Simcha Fisher: Turn off the news

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When I drive the kids to school in the morning, I have some choices:

I can turn on classical music, which I enjoy but they do not, but which I keep telling myself they will grow to appreciate if I keep exposing them to it. I can turn on a rock station which we all enjoy but may be a bit too much in the morning. I can let them play their own music, which is uniformly dreadful. I can keep the radio off, and just let them yammer and quibble and drive me mad. Or, I can turn on the news.

It’s always a risky choice. We may end up hearing a neat, entertaining story like this one about long-lost wax cylinders; or at very least, they may be passively gleaning some awareness of the world around them, which is a good thing.

When I was young, I liked the news just because I liked hearing different accents from around the world. But of course current events are mostly not kid-friendly, and pretty often I have to quickly change the channel because there’s a story about something kids don’t need to know about — or it’s presented in a way that is antithetical to our worldview, but it’s too hard to give a cogent counterargument while we’re driving along making five different stops.

And then sometimes the news is just . . . too real. It’s too real to be entertainment, and I have to admit that that’s how I’m using it. I’m using a flow of information about the lives (and often the deaths) of real people as a kind of auditory wallpaper to make a pleasing background for our own life, and we chatter over it as we will, no matter what kind of thing is being reported. This is something to think twice about — not only when I’m choosing what to expose my kids to, but when I’m choosing what I listen to, myself.

Man reading a newspaper on fire
Image: Nijwam Swargiary/Unsplash

News isn’t entertainment. When we treat it like it is — keeping it on constantly, having it on when we’re not really attending to it, hearing the same stories repeated endlessly throughout the day — we run the risk of trivialising the things that are being reported. It’s almost inevitable. We’re training ourselves to hear words like “mass shootings” and “atrocities” and “famine” and “sexual assault” and not blink an eye, but just continue buttering our toast or flipping through Twitter or updating our spreadsheets.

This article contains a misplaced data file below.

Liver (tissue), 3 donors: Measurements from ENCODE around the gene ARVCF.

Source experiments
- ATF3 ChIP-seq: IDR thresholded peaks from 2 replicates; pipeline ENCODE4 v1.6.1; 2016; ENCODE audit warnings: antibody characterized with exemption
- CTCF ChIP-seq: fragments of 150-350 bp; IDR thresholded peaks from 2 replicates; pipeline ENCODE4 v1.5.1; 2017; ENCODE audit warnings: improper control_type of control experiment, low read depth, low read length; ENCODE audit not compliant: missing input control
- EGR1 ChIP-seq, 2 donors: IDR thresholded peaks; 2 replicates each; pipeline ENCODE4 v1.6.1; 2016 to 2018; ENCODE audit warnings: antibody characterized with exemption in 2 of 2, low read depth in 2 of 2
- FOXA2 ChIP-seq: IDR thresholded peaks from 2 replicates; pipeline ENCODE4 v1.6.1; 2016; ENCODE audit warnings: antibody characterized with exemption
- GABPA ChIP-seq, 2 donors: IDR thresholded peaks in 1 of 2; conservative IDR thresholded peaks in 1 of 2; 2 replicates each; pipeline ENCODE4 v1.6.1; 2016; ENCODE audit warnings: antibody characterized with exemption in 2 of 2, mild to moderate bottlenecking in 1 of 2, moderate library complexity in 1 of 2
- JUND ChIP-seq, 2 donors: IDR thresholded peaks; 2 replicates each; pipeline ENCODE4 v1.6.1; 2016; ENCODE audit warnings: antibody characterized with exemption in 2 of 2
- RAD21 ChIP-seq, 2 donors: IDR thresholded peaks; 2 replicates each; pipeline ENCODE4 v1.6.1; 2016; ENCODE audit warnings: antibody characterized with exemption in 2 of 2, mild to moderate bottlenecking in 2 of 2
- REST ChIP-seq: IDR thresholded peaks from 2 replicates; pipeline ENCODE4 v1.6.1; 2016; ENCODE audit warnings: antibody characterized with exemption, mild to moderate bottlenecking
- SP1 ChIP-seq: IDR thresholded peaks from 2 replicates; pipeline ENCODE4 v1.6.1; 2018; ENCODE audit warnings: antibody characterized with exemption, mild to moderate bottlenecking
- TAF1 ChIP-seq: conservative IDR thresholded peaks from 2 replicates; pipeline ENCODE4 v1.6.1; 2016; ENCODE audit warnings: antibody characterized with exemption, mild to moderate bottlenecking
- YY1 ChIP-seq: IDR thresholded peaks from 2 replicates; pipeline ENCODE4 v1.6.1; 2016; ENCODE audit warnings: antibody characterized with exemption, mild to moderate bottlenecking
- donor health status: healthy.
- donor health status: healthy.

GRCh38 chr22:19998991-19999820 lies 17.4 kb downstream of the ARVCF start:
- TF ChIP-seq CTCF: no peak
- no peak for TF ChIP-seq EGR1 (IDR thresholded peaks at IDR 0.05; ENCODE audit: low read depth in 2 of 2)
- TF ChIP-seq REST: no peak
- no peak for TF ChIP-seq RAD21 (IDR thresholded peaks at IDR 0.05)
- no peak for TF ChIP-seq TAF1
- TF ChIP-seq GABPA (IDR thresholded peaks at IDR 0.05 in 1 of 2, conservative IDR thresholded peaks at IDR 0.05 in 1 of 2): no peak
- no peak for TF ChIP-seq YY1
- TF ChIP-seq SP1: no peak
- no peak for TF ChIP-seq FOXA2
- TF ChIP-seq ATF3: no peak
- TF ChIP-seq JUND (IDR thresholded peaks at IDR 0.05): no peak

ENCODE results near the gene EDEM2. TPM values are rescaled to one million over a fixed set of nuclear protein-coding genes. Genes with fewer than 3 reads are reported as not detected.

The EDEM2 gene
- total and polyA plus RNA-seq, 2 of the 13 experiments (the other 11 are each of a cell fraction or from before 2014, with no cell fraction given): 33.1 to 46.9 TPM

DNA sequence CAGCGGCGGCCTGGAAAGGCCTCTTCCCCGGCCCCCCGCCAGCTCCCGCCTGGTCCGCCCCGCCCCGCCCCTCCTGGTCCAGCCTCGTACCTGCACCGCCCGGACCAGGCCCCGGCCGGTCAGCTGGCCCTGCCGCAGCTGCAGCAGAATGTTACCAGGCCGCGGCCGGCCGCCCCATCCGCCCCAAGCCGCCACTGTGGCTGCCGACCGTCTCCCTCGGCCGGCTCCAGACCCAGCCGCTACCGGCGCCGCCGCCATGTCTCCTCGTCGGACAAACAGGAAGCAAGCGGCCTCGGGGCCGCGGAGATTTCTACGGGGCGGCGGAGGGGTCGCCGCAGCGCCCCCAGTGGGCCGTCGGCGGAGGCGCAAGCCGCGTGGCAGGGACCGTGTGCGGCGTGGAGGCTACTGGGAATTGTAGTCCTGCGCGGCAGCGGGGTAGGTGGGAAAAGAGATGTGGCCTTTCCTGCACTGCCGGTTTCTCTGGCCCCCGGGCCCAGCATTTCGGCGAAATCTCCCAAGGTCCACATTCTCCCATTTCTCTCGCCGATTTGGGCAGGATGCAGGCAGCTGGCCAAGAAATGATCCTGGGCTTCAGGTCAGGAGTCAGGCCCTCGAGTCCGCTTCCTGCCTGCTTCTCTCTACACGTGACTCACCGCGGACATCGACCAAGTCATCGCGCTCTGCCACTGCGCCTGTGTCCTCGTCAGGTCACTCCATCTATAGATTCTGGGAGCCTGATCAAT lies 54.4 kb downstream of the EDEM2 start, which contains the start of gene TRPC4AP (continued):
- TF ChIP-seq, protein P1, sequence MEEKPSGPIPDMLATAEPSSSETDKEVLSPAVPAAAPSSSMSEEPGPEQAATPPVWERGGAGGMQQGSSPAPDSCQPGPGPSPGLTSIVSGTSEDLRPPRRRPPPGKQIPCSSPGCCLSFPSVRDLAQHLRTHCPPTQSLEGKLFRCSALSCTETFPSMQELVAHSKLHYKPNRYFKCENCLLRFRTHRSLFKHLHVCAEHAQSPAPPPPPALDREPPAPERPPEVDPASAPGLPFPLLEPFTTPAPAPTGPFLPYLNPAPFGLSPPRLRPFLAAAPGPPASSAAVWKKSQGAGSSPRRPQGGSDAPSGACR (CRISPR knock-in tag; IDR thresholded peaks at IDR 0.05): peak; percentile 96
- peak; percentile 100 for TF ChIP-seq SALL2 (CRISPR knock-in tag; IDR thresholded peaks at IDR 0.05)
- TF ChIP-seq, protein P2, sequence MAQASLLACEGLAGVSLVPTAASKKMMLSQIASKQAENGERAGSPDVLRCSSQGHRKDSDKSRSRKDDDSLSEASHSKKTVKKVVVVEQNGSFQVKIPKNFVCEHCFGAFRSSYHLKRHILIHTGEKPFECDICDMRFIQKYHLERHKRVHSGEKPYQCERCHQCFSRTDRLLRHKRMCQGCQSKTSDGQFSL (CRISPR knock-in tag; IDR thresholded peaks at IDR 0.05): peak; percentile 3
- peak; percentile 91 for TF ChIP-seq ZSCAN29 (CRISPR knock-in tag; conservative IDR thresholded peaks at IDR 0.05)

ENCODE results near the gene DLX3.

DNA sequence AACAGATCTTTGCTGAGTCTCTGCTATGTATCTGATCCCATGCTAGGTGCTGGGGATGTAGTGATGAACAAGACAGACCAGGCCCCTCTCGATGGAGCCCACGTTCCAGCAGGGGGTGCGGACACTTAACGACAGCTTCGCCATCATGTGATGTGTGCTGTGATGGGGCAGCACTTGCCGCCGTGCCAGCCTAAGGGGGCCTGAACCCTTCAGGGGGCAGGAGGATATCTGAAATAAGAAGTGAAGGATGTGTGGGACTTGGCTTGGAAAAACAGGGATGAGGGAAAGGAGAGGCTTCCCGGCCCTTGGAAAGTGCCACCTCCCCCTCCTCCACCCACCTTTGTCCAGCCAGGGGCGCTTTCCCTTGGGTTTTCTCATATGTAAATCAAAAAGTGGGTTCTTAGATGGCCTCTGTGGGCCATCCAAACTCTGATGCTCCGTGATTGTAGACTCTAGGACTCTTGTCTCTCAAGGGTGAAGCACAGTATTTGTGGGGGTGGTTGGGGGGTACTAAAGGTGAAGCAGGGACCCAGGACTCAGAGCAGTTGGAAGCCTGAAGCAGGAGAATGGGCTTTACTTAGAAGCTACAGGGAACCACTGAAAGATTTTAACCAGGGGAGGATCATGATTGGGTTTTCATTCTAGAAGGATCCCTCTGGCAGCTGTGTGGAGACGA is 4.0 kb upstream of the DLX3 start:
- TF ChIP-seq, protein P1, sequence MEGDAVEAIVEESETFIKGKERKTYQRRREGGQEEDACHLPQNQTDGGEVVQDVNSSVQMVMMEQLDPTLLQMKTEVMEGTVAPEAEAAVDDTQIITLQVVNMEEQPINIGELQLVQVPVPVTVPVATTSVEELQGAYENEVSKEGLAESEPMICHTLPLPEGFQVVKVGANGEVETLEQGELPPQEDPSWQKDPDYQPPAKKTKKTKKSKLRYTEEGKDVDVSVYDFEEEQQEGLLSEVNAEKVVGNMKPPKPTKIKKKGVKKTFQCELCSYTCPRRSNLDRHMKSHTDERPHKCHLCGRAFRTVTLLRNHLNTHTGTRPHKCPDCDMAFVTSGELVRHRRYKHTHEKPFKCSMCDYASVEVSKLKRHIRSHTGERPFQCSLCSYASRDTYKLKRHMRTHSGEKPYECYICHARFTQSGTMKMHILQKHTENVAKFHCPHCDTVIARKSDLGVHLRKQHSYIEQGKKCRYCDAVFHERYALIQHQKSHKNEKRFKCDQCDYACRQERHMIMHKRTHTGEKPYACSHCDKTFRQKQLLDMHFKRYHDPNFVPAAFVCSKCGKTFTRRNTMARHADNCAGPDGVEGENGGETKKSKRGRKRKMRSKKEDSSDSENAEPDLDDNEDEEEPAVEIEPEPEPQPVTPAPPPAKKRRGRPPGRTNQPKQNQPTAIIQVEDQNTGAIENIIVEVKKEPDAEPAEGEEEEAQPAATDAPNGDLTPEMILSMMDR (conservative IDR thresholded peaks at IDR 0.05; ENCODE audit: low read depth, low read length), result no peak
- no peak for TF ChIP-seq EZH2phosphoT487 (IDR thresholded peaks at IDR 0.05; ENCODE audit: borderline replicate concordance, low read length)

It has a second effect, too, because we can’t tune it out entirely: Even if we don’t listen to some hyperpartisan purveryer of shock headlines, but instead choose some mainstream, middle-of-the-road objective reporting source, some of the emotional content of the news will filter into our consciousness. And it will make us feel bad.

It will feed our anxiety, our dread, our sense of helplessness and rage and doom. It will give us the sensation that the enemy is outside the walls, and we can just barely hear its dull roar as we go about our day.

So it’s really the worst of both worlds: We’re simultaneously deadening our sense of empathy, and heightening our sense of personal grievance.

There is a lot amiss in the world, but one thing we can easily change right away is to change how we consume the news.

No wonder people are at each other’s throats when they actually meet in person. We feel like we’re in constant danger, and we feel like no one else is completely human. A guaranteed recipe for conflict, if not outright violence.

There is a lot amiss in the world, but one thing we can easily change right away is to change how we consume the news. If we want to know what’s going on in the world — and we should! It’s important — we can find that out deliberately, in a limited, controlled fashion, once or twice or three times a day.

It won’t be easy. We’re very used to the idea that the news is just on, all the time. It’s everywhere, in waiting rooms and lobbies and on all of our phones and computers and social media feeds, always. It’s hard to get away from. But we may be more in control of it than we realise. We may be able to limit it, and be more deliberate about when we consume it, than we want to admit.

We don’t have to become hermits or live in stony silence. We can listen to music. Listen to someone explain music. Listen to podcasts. Listen to stories. Listen to audiobooks. Listen to interviews with interesting, knowledgeable people. Listen to wild birdsong.

Make the choice to nourish our humanity, rather than eroding it with a constant stream of news-as-entertainment. Because we really have to acknowledge that that stream is not making us more informed. It is one of the things making us less human.

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